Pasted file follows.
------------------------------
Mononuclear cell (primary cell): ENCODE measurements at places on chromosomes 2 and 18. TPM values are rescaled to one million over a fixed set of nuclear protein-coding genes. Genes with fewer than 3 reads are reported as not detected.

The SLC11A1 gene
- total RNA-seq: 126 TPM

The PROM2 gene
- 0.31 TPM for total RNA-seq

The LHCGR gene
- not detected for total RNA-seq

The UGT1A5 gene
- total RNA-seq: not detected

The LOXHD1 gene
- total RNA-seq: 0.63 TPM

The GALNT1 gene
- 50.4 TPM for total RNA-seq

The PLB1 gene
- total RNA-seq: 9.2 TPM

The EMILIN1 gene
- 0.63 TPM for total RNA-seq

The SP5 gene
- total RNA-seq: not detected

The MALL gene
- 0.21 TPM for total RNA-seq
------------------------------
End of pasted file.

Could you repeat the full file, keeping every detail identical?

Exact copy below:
Mononuclear cell (primary cell): ENCODE measurements at places on chromosomes 2 and 18. TPM values are rescaled to one million over a fixed set of nuclear protein-coding genes. Genes with fewer than 3 reads are reported as not detected.

The SLC11A1 gene
- total RNA-seq: 126 TPM

The PROM2 gene
- 0.31 TPM for total RNA-seq

The LHCGR gene
- not detected for total RNA-seq

The UGT1A5 gene
- total RNA-seq: not detected

The LOXHD1 gene
- total RNA-seq: 0.63 TPM

The GALNT1 gene
- 50.4 TPM for total RNA-seq

The PLB1 gene
- total RNA-seq: 9.2 TPM

The EMILIN1 gene
- 0.63 TPM for total RNA-seq

The SP5 gene
- total RNA-seq: not detected

The MALL gene
- 0.21 TPM for total RNA-seq